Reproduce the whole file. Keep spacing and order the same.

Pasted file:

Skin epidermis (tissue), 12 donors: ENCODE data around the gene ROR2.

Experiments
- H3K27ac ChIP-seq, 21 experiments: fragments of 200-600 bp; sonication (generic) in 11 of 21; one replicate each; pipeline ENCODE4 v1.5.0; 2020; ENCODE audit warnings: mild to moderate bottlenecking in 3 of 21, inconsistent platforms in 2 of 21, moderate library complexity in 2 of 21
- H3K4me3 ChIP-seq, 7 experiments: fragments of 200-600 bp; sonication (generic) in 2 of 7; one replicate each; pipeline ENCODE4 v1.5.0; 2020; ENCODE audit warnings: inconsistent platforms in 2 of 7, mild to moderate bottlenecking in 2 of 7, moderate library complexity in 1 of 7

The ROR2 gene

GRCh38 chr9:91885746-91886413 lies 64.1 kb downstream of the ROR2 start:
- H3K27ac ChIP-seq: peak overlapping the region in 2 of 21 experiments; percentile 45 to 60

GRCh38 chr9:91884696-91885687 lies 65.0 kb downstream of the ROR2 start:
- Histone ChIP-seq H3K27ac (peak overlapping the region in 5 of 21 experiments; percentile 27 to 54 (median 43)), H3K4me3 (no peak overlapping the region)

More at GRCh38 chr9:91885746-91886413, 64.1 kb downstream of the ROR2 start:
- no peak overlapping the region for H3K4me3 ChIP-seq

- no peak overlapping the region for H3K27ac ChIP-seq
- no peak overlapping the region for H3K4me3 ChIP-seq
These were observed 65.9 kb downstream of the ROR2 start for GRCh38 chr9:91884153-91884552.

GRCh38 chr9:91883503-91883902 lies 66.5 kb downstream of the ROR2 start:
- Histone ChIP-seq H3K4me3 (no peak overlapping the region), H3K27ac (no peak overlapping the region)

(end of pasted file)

Skin epidermis (tissue), 12 donors: ENCODE data around the gene ROR2.

Experiments
- H3K27ac ChIP-seq, 21 experiments: fragments of 200-600 bp; sonication (generic) in 11 of 21; one replicate each; pipeline ENCODE4 v1.5.0; 2020; ENCODE audit warnings: mild to moderate bottlenecking in 3 of 21, inconsistent platforms in 2 of 21, moderate library complexity in 2 of 21
- H3K4me3 ChIP-seq, 7 experiments: fragments of 200-600 bp; sonication (generic) in 2 of 7; one replicate each; pipeline ENCODE4 v1.5.0; 2020; ENCODE audit warnings: inconsistent platforms in 2 of 7, mild to moderate bottlenecking in 2 of 7, moderate library complexity in 1 of 7

The ROR2 gene

GRCh38 chr9:91885746-91886413 lies 64.1 kb downstream of the ROR2 start:
- H3K27ac ChIP-seq: peak overlapping the region in 2 of 21 experiments; percentile 45 to 60

GRCh38 chr9:91884696-91885687 lies 65.0 kb downstream of the ROR2 start:
- Histone ChIP-seq H3K27ac (peak overlapping the region in 5 of 21 experiments; percentile 27 to 54 (median 43)), H3K4me3 (no peak overlapping the region)

More at GRCh38 chr9:91885746-91886413, 64.1 kb downstream of the ROR2 start:
- no peak overlapping the region for H3K4me3 ChIP-seq

- no peak overlapping the region for H3K27ac ChIP-seq
- no peak overlapping the region for H3K4me3 ChIP-seq
These were observed 65.9 kb downstream of the ROR2 start for GRCh38 chr9:91884153-91884552.

GRCh38 chr9:91883503-91883902 lies 66.5 kb downstream of the ROR2 start:
- Histone ChIP-seq H3K4me3 (no peak overlapping the region), H3K27ac (no peak overlapping the region)